Sven Goran Eriksson managed to reduce a friendly with Holland to one of the most soporific of his 67 matches in charge of England. His successor would happily settle for a quiet night against old adversaries in Amsterdam on 15 November, but can hardly afford the sort of tactical failure that cost points in Zagreb and put Villa Park to sleep back in February 2005.
On that dreary, goalless night in the Midlands, Eriksson (doubtless after consultation with his assistant, Steve McClaren) opted for a 4-3-3 formation with Shaun Wright-Phillips and Wayne Rooney out wide on either side of Michael Owen. Wright-Phillips missed a couple of the only scoring chances early on and Rooney was marooned and miserable, as he always has been when filling that role for club or country. Both went off after an hour, to allow international debuts to Stewart Downing and Andy Johnson, but the latter was also left stranded in a wide position and made only one further appearance in the remaining 16 months of Eriksson's reign. So did 4-3-3, in the ghastly 1-0 defeat by Northern Ireland (with Rooney again on the left).
Johnson, having faded from Eriksson's view in the Championship, has made an encouraging return to the Premiership with Everton, improving his credentials to the point where a proper examination is now due in Holland. Wright-Phillips and Aaron Lennon, injured when he might have been given a chance in Croatia, will feel the same, though they remain rivals rather than prospective team-mates.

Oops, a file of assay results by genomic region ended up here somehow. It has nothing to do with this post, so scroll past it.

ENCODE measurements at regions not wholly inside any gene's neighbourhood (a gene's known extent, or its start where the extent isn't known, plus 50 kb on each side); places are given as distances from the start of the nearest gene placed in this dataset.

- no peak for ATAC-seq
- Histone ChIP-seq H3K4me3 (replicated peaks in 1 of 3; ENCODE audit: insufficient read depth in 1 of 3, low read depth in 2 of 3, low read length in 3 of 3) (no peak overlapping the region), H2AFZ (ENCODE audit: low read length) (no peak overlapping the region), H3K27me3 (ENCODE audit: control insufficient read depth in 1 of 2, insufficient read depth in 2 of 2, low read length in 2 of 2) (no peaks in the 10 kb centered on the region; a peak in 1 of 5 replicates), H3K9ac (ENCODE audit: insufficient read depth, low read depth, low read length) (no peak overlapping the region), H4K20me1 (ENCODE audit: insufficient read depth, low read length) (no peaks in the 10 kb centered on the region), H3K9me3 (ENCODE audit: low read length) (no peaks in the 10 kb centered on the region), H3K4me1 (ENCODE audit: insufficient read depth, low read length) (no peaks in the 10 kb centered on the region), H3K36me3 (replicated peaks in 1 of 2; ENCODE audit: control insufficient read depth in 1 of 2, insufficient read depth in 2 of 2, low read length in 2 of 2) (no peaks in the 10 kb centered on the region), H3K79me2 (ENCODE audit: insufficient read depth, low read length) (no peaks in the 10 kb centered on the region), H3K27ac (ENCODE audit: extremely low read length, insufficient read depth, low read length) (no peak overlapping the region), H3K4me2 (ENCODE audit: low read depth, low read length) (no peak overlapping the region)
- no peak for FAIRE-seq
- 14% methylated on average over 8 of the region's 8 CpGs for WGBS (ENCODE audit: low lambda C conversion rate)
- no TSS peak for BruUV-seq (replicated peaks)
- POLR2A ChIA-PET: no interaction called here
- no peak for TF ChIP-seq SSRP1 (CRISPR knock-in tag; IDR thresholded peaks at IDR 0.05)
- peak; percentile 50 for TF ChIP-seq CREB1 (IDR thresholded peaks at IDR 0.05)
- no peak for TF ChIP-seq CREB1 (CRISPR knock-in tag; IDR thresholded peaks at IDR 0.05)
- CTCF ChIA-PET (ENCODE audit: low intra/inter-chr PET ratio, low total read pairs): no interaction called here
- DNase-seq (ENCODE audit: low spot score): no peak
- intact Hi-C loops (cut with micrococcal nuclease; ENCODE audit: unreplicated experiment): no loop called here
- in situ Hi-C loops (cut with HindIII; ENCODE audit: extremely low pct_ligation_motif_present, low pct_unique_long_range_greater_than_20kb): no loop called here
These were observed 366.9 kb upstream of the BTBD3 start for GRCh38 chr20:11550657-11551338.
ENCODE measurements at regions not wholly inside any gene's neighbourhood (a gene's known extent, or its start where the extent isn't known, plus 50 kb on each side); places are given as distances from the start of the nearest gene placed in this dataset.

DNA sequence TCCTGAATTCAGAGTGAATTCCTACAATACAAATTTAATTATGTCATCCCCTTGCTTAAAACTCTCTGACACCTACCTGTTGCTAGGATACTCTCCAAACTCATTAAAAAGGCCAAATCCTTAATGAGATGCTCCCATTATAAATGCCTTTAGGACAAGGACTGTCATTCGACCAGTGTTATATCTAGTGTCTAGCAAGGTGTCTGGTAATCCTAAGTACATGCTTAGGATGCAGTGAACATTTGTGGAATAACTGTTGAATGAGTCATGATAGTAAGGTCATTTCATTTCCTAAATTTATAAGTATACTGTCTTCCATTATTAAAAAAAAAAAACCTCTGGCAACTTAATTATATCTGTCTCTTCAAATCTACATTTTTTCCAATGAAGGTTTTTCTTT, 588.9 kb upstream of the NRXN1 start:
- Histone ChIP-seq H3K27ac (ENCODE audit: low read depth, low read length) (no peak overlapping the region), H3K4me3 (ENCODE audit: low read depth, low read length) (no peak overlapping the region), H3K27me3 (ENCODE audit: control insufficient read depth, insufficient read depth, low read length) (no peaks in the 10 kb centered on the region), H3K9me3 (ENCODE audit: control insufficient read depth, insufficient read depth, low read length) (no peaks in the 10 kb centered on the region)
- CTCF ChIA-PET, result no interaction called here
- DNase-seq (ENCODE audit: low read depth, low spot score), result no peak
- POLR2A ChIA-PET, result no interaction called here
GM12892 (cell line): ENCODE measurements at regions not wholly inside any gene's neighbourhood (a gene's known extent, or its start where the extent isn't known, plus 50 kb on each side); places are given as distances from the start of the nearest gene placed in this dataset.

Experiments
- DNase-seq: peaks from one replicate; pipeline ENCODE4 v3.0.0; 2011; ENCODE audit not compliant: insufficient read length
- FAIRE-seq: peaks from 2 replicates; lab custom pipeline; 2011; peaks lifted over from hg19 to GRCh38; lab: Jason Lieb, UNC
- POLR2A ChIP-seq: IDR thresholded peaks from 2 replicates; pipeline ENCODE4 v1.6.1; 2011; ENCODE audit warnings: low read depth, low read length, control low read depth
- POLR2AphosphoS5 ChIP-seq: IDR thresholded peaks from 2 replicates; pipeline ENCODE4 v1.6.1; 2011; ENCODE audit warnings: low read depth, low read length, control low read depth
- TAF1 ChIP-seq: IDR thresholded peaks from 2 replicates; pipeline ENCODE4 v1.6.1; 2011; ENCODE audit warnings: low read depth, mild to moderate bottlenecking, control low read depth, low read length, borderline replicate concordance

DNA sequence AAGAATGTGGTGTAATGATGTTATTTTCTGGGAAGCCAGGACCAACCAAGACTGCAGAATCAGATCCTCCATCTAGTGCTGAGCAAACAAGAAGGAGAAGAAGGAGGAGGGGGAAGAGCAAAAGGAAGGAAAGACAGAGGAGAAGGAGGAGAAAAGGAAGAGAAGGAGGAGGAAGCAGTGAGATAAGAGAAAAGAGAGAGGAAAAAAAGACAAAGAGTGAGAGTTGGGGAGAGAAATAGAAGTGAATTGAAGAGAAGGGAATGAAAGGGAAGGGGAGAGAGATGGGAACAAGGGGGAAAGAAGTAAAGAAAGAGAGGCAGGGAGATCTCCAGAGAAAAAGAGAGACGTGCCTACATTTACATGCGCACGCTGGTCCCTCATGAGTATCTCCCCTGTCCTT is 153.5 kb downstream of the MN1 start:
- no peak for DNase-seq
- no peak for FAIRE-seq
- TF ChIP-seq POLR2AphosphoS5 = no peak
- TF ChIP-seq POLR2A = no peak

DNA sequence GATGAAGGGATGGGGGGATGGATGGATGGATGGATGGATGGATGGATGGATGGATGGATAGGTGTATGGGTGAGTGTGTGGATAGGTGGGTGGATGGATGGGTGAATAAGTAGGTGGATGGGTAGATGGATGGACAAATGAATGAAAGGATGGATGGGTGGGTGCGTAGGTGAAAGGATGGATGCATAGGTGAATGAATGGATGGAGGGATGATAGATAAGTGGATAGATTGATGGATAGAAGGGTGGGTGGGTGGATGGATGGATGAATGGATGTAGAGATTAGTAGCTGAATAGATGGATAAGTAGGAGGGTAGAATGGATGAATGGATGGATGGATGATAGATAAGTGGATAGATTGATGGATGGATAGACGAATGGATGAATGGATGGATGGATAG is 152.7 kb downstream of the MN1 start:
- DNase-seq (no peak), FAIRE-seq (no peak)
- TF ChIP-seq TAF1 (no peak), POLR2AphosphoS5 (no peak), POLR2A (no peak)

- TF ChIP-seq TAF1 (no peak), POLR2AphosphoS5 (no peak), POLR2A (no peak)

The strong suggestion after Wednesday was that but for Steven Gerrard's suspension and injuries such as Lennon's, 3-5-2 would not have been tried for such a testing and important game; as it never should have been without a dry run. Should both players be available next month, though, with Joe Cole fit as well, McClaren will find himself faced with a familiar set of problems.
Having solved one by dispensing with David Beckham (whose popularity has shot up since Wednesday, though he is still not playing for Real Madrid), he still faces a familiar midfield conundrum. Either Gerrard fills in on the wing again or Lennon's much-needed pace is employed and the Liverpool man moves to his preferred position inside, reactivating the old debate about whether he can function alongside Frank Lampard. Meanwhile, neither Michael Carrick in three games nor Scott Parker in one have been able to press their claims when returning after long absences; Owen Hargreaves will not be ready until the new year.
What else might McClaren and Terry Venables have in mind? Cole's return to fitness prompts the possibility of accommodating him in his favourite position just behind two strikers; yet who if anyone then fills the hole on the left that Chelsea's mercurial young talent was supposed to have plugged for good before a fitful World Cup? And would not a Cole in the hole cut down just the space that Rooney likes to drop off into? Sam Allardyce and Trevor Francis were among the voices suggesting that Rooney should have been left out altogether in Zagreb, though as it transpired he did more to justify a place than Peter Crouch.
There will be a clamour for Theo Walcott, though the choice of position and partner for him even as a substitute would need careful consideration.
For once, an England manager would seem to have his hands full between engagements. He must also clasp them together in prayer, for co-operation from leading clubs as yet another international week looms to break up the domestic season.Reuse content